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Portland Spy Ring Memorial

 

Harry Houghton and Gordon Lonsdale were two members of the Portland Spy. Houghton was a Civil Servant who stole military secrets from the then Portland Naval Base and Underwater Research Establishment. He passed these secrets for money onto Gordon Lonsdale who was a Soviet master spy. Both were arrested in January 1961 and found guilty of espionage and imprisoned. In their respective countries they have quite contrasting memorials.

Lonsdale’s real name was Konon Molody and he was born in Moscow in January 1922. He spoke impeccable English with an American accent as he had spent time living in the USA. Upon his release from prison and return to the Soviet Union, he was awarded the Order of the Red Banner. This was the country’s highest award and was designed to recognise extraordinary courage, dedication and heroism. He had operated in Britain from around 1955 until 1961. When he died in October 1970, his body was laid in state at the KGB Officers’ Club and there is an elaborate tombstone commemorating him in Moscow. A James Bond style film was made involving a character loosely based on him and he was even honoured on a Russian stamp.

Harry Houghton lived in Weymouth and worked in the Naval Base. Born in Lincoln in 1905, he had joined the Royal Navy upon leaving school. From 1951, he worked at the British Embassy in Warsaw and started selling military secrets to the Polish Security Services and also trading on the black market. Because of his heavy drinking he was sent back to Britain where he was able to find alternative work as a clerical officer at Portland.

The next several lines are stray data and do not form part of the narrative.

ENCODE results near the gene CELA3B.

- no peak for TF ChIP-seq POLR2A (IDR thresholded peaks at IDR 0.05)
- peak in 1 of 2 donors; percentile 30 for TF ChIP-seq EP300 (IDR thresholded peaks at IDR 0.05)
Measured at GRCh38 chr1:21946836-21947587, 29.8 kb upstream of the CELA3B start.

Harry Houghton’s sole memorial is on an external toilet wall next to Alresford station, Hampshire. It reads:

‘Secret information hidden in this toilet was collected periodically by Harry Houghton. In 1961 he was sentenced to 15 years for his part in the Portland Spy Ring.’

He would collect these items and take them up to London and deposit them in a ‘dead drop’ toilet cistern for onwards collection. Spying at the time seemed to have a strange fascination with toilet cisterns for on another occasion a large amount of money was discovered in a toilet cistern near Weymouth pier!

In best spying traditions, Harry Houghton did have a code name. In fact, he had two. To the British MI5 he was ‘Reverberate’ while to the Russian KGB he was known as ‘Shah’.

(Illustrations: Harry Houghton sign on Alresford toilet wall & Russian Kolon Molody stamp.)




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